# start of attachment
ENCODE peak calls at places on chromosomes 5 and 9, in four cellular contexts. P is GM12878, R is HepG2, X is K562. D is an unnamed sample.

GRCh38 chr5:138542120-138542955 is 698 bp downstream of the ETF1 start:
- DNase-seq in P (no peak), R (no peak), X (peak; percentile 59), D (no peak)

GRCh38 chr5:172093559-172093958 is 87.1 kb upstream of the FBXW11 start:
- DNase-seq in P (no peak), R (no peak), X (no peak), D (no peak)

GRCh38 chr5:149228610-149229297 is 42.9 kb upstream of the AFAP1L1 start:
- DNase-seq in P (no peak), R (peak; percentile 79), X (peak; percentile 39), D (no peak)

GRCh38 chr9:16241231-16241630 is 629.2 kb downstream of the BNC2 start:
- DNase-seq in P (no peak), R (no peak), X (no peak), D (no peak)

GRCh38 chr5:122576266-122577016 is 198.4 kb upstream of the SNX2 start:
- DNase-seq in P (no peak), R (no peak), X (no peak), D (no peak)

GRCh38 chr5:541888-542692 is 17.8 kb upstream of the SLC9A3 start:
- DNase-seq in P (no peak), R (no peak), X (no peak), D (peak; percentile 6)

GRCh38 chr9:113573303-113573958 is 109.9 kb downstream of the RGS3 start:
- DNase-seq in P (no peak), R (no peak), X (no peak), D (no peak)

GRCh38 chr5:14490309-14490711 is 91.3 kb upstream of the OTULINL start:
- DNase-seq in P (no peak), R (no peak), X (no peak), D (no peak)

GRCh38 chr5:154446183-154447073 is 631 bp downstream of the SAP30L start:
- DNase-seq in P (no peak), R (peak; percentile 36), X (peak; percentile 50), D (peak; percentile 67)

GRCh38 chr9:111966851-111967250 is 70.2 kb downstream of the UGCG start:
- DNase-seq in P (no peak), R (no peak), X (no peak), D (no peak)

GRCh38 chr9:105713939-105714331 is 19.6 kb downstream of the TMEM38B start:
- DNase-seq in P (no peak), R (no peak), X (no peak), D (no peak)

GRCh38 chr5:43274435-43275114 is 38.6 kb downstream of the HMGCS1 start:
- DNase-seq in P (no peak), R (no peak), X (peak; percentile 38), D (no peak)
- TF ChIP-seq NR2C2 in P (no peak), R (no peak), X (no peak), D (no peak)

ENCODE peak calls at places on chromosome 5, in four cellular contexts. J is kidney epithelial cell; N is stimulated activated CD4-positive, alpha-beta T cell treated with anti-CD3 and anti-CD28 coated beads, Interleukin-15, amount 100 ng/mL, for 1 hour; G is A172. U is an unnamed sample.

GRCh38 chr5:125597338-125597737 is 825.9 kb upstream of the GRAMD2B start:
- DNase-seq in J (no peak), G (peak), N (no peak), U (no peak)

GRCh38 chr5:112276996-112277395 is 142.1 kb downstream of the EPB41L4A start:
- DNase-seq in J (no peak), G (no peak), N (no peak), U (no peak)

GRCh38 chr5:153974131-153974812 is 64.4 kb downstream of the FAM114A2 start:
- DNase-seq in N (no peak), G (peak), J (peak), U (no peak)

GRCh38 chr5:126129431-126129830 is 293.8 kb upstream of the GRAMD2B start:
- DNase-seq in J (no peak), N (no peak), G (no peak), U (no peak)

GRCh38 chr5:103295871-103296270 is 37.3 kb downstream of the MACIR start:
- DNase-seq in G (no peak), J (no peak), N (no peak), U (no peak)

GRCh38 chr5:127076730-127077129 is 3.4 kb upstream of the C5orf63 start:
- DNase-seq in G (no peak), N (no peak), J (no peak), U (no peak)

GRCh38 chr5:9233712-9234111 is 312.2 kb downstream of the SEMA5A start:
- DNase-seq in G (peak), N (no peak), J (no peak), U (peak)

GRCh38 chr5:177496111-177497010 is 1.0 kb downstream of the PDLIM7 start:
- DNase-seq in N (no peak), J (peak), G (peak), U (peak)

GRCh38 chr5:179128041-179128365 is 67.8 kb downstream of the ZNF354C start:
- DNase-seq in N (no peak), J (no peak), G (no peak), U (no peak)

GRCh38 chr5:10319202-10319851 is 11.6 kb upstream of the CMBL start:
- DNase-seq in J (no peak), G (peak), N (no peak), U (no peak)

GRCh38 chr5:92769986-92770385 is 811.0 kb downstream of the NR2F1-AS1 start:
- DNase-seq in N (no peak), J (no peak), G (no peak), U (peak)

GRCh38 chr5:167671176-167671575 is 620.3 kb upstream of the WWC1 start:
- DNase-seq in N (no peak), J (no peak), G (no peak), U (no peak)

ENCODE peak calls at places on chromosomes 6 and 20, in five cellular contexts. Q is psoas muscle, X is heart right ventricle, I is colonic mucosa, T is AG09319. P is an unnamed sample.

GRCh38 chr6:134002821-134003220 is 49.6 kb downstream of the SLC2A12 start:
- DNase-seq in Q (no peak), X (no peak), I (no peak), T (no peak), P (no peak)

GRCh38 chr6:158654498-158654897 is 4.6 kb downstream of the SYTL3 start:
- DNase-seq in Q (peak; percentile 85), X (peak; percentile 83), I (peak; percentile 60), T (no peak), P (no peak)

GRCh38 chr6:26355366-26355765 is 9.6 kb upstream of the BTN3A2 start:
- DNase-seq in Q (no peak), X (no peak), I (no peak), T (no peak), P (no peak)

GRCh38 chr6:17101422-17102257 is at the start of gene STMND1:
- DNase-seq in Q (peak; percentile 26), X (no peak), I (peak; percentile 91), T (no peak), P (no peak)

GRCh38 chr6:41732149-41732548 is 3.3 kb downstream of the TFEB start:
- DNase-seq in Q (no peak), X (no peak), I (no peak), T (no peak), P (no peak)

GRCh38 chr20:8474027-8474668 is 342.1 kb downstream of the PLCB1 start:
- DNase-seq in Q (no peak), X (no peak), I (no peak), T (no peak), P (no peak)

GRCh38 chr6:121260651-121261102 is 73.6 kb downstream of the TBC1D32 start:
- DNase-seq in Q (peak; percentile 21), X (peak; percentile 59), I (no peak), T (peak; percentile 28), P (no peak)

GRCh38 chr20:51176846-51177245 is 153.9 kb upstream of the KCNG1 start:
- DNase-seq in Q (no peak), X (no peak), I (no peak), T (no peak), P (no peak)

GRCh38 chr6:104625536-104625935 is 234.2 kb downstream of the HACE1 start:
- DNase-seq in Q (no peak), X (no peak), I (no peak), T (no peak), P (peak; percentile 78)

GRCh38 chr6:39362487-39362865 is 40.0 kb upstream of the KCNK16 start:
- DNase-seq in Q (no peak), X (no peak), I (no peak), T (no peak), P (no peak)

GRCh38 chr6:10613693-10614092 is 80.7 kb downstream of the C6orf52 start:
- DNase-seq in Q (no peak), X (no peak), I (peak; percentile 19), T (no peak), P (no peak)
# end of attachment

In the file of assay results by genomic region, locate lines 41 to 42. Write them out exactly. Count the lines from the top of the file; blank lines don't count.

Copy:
- DNase-seq in G (peak), N (no peak), J (no peak), U (peak)

GRCh38 chr5:177496111-177497010 is 1.0 kb downstream of the PDLIM7 start: